Suicide Prevention Week: Life is Worth Living!

suicide prevention

What’s the Problem?

Suicide is a serious public health problem that affects many young people. In fact, it is the third leading cause of death for youth between the ages of 10 and 24. Each year, approximately 157,000 youth are treated in emergency rooms across the U.S for self-inflicted injuries. While more young people survive suicide attempts than actually die, there are 4,600 lives lost each year. A nationwide survey of high school students in the United States found that 16% of students reported seriously considering suicide, 13% reported creating a plan, and 8% reporting trying to take their own life in the 12 months preceding the survey.

Who’s at Risk?

Suicide affects all youth, regardless of age, race/ethnicity, sexual orientation, or religion; however, some groups are at higher risk than others. According to the CDC, boys (81%) are more likely than girls (19%) to die from suicide. Girls, however, are more likely to report attempting suicide than boys.

Several factors can put a young person at risk for suicide; but having risk factors does not always mean that a young person will attempt suicide. Risk factors include:

  • Family history of suicide
  • History of depression or other mental health problems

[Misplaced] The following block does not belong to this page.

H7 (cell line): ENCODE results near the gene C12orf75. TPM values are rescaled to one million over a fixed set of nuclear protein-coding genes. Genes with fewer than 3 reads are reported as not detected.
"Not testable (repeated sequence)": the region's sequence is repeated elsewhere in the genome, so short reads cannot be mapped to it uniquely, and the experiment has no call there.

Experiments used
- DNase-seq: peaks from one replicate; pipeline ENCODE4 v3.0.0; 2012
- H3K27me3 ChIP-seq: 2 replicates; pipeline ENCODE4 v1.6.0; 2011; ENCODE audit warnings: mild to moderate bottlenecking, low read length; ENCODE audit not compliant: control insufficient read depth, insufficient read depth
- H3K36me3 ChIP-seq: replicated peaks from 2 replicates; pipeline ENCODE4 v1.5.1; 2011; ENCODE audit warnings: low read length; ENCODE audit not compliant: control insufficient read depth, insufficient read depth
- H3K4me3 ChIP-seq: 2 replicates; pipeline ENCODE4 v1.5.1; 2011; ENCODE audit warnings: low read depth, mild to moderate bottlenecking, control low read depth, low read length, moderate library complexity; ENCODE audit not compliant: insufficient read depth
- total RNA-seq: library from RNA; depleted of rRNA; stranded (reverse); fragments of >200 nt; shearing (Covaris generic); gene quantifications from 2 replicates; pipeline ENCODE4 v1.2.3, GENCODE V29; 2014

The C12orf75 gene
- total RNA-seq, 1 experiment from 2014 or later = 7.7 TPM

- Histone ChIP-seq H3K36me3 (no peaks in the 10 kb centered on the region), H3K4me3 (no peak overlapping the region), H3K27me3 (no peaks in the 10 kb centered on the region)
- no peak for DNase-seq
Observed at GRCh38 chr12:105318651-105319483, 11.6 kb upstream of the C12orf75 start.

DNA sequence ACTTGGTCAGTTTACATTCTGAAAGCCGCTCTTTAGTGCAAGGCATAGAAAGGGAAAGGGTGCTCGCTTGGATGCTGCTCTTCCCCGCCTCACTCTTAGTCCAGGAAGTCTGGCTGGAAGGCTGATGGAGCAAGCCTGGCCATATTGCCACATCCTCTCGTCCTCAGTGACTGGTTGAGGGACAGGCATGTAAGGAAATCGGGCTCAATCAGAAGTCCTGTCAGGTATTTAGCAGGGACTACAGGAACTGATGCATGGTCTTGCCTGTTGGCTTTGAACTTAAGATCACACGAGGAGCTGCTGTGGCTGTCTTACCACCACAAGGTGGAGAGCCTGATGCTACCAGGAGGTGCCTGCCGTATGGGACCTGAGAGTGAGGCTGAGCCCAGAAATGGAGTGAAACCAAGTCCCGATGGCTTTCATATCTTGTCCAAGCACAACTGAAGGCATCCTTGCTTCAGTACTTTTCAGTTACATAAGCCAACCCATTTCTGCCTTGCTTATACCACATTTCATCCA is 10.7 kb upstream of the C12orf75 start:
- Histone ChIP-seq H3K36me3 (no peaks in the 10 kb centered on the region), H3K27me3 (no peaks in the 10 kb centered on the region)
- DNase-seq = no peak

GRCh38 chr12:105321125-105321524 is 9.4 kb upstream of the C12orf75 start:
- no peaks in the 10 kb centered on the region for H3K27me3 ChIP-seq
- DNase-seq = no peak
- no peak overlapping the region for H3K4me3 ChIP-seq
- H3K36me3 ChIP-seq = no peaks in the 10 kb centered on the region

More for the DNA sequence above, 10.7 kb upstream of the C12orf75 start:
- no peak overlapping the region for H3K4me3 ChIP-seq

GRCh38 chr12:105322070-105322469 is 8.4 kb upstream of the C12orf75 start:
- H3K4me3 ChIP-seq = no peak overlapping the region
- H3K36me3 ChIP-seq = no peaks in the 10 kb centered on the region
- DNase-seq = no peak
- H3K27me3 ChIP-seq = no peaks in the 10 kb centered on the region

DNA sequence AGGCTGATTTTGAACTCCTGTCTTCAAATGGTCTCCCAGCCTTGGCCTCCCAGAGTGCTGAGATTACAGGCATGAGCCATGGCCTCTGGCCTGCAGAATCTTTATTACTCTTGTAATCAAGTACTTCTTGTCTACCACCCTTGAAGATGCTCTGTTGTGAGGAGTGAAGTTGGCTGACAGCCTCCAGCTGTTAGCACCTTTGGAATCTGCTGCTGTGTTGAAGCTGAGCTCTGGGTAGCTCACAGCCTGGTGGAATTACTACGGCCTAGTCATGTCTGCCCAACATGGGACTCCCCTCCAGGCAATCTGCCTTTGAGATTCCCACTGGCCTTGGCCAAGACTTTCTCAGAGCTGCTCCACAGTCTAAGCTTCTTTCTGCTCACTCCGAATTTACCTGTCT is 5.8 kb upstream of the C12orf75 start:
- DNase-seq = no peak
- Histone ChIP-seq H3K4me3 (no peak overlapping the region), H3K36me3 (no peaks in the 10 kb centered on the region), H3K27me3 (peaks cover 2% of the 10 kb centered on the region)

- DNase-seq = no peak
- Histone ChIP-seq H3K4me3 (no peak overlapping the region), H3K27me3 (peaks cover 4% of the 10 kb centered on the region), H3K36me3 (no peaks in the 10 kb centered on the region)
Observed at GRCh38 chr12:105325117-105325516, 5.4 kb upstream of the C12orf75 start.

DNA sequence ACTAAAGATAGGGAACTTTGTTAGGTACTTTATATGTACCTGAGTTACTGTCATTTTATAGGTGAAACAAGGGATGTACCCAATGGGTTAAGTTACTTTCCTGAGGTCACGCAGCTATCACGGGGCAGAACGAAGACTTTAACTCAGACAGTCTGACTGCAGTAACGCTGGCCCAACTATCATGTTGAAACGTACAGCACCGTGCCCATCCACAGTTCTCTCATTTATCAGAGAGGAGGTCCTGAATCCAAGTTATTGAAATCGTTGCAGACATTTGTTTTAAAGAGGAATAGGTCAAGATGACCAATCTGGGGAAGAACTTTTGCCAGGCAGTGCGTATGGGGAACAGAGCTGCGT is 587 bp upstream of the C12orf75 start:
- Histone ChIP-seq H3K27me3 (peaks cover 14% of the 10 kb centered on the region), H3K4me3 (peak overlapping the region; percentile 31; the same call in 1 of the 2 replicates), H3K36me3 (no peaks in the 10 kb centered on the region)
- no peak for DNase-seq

• Incarceration
  • Easy access to lethal means
  • Alcohol and drug use
  • Exposure to previous suicidal behavior by others
  • Frequent moving from one place to another that might decrease opportunities for developing healthy social connections and supports

Can It Be Prevented? Know the Signs!

While there is a variety of prevention efforts focused at detecting suicide warning signs. Signs that a young person may be contemplating suicide include, but are not limited to:

  • Talking, writing, or drawing pictures about suicide
  • Making statements about feeling hopeless, helpless, or worthless
  • A deepening depression
  • Preoccupation with death
  • Taking unnecessary risks or exhibiting self-destructive behavior
  • Out of character or rebellious behavior
  • A loss of interest in the things one cares about
  • Withdrawal from friends and family members
  • Changes in the quality of schoolwork or lower grades
  • Drug or alcohol abuse
  • Making arrangements; setting one’s affairs in order
  • Giving prized possessions away

You can help prevent a young person from attempting/committing suicide by knowing the risk factors and warning signs! If you or someone you know is contemplating suicide, seek help as soon as possible! Reach out to a parent, friend, teacher, or contact your local/national suicide hotline.

And remember:


Life is worth living!

For more information, visit the National Suicide Prevention Lifeline or visit the Mental Health page on for local resources.


Need help? Know someone who does?

suicide prevention lifeline


Contact the National Suicide Prevention Lifeline

Both are free and confidential.  You’ll be connected to a skilled, trained counselor in your area.

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